In a game that featured a deluge of penalties, the St. John’s IceCaps saw their power-play drought end Tuesday as they downed the Portland Pirates 5-1 before another packed house at Mile One Centre.
The IceCaps (5-1-1) got second-period man-advantage goals from Riley Holzapfel and Jason King in claiming victory in the opener of a two-game series that continues tonight at Mile One (7:30 p.m.). Holzapfel’s tally, which would stand as the game-winner, came as St. John’s enjoyed one of three two-man advantages it had on the night. It also ended a zero-for-29 power-play streak for his team.
In all, the IceCaps had 11 power-plays in the game, including nine straight in a stretch extending from 13:22 of the first period to 19:04 of the second.
“I don’t think I have,” answered Holzapfel, when asked if he had ever witnessed such a steady opposition parade to the penalty box in a game.
“I was telling some of the guys in the dressing room that most of my shifts were special teams. Same with rest of the guys. Some were killing (penalties) all night. Some were on the power play all night.”
The Pirates (2-4-1) had eight power-plays, but a couple only lasted mere seconds.
Tuesday’s was the fifth IceCaps home game of the season, but the first that featured two referees, a point the St. John’s coaching staff stressed in their game preparation.
“(They told) the guys to watch their sticks and play as smart as you can,” said Holzapfel. “Especially with two refs, there’s going to be lots of calls ... lots of eyes out there.”
Both St. John’s head coach Keith McCambridge or Dave King, filling in behind the Pirates bench while Portland head coach Ray Edwards attends his grandmother’s funeral, agreed the game was an anomaly when it came to the frequency and flow of penalty calls, but neither found fault with the referees, with McCambridge calling them “consistent” and King going as far to say most of the calls were “good ones.”
Still, for King, coaching in the AHL for the first time in a career that is approaching the 40-year mark, it wasn’t exactly what he envisioned when he was asked to take over for Edwards.
“No, it’s certainly not the introduction (to AHL coaching) that I expected,” said King, normally the pro development coach for the parent Phoenix Coyotes.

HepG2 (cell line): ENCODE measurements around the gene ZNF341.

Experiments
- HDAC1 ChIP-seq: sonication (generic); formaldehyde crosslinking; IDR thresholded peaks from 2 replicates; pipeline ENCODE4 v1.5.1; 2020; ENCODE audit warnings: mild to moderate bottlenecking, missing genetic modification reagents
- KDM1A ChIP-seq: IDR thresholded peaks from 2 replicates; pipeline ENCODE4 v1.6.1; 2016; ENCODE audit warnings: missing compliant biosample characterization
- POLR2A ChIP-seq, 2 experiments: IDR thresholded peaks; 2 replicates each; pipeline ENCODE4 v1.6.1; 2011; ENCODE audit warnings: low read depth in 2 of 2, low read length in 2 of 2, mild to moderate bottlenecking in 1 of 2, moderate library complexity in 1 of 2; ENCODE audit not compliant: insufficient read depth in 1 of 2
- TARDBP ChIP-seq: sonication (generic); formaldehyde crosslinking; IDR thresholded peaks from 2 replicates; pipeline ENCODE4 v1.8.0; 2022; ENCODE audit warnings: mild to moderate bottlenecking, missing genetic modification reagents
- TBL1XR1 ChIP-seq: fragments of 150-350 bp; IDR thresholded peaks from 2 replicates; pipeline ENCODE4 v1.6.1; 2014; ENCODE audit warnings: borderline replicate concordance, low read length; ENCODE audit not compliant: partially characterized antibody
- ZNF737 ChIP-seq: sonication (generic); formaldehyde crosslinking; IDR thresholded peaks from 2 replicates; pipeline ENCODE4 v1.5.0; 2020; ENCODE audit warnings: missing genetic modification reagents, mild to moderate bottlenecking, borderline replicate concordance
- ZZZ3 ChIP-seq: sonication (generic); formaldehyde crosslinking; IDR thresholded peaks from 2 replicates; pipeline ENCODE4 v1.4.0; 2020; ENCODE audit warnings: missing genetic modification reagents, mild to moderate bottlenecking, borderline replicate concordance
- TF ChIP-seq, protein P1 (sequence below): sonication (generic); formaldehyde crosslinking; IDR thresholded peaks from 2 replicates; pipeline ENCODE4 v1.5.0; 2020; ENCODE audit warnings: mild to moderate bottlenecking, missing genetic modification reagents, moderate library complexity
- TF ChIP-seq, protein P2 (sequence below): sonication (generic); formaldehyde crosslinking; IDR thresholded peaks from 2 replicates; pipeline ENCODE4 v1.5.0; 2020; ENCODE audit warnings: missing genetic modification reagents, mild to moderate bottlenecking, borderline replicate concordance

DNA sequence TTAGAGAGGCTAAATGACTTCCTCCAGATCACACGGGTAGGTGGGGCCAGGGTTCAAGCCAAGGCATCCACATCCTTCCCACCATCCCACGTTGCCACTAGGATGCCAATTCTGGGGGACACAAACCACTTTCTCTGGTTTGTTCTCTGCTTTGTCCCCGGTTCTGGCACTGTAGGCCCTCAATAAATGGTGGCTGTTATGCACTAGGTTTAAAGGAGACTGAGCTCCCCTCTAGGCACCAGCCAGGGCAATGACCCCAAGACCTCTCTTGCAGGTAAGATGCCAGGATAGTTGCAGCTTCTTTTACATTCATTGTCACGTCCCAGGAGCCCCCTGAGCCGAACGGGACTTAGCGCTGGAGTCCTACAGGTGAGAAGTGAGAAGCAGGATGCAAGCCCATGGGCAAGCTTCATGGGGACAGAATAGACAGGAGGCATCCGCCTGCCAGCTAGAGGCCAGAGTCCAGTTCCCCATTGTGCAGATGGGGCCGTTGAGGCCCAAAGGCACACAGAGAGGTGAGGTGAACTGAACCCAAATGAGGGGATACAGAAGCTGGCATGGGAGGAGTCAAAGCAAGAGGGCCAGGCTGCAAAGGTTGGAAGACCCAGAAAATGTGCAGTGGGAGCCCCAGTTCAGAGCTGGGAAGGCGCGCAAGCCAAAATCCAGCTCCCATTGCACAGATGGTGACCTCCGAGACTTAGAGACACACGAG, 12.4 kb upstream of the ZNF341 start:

Rookie John Albert, with his first pro goal, and defencemen Brett Festerling and Travis Ramsey, with their first IceCaps markers, also scored for St. John’s.
The Pirates actually carried a 1-0 lead into the second period courtesy of a Kyle Chipchura goal that came while the Pirates were enjoying a five-on-three power play midway through the opening frame.
The IceCaps, who had four-first-period power-plays, including a couple that resulted in a five-on-three, finally solved Portland netminder Curtis McElhinney four minutes into the second period when Albert scored. Two-and-1/2 minutes later, they then solved their power-play problems as Holzapfel buried a rebound. Later in the period, and for good measure, they got one of the more orthodox five-on-four variety as a shot bounced off the glass to the edge of the crease, where King tapped a backhander into the Pirates goal.
Festerling and Ramsey both scored on third-period wrist shots from the point, the former through a screen, the latter on a deflection off a Portland defender. McElhinney was visibly upset after the Ramsey goal, but it shouldn’t have been himself as he was the best Pirate in the game, facing 41 shots in the process.
“I think it should have been the kind of game where you win a squeaker and the goaltender was the difference,” said King. “It should have been, but it wasn’t and it’s a shame, because we got outstanding goalkeeping.”
At the other end of the ice, Eddie Pasquale, making his first start for St. John’s, was also having an outstanding night, albeit in a different way. While McElhinney faced a fairly steady barrage of shots, Pasquale had to deal with long periods of inactivity, especially as the Pirates took up semi-permanent residence in the penalty box.
“Those are tough games, especially (since) it was the first one of the season for me,” said Pasquale. “I was really nervous.
“And it’s not fun sitting there by yourself (with all the play in the other zone). But you just have to find ways to keep your focus.”
That he did, making 28 saves in all and earning the praise of his coach, who admitted he was a little worried at the long lull in action for his goalie.
“I looked at the shot clock and saw how long he was sitting there without shots,” said McCambridge. “But I though he did a great job of staying in the game mentally and getting the big save when we needed them.”
The teams have a rematch tonight at Mile One (7:30 p.m.) before the IceCaps get ready for a six-game, 11 day road trip.
Notes: During a first-period timeout, a presentation highlighting the hockey highlights of St. John’s native and Pirates assistant coach John Slaney was played on the Mile One video screens. “It makes a great memory. It was a proud moment for me and my family,” said Slaney, in his first year of coaching after 20 years playing in the pros. “It was nice how it was done. I really appreciated it.” ... Tuesday’s three stars were 1. Holzapfel 2. Albert 3. Pasquale ... IceCaps’ forward Shawn Weller had two assists Tuesday, his first points of the season ... Kevin Cheveldayoff, the general manager of the Winnipeg Jets, is taking in the IceCaps’ series against the Pirates ... Among the Portland scratches was forward Ryan Hollweg, serving one-game, AHL-imposed suspension for a high-stick to the head of a Providence player in a weekend game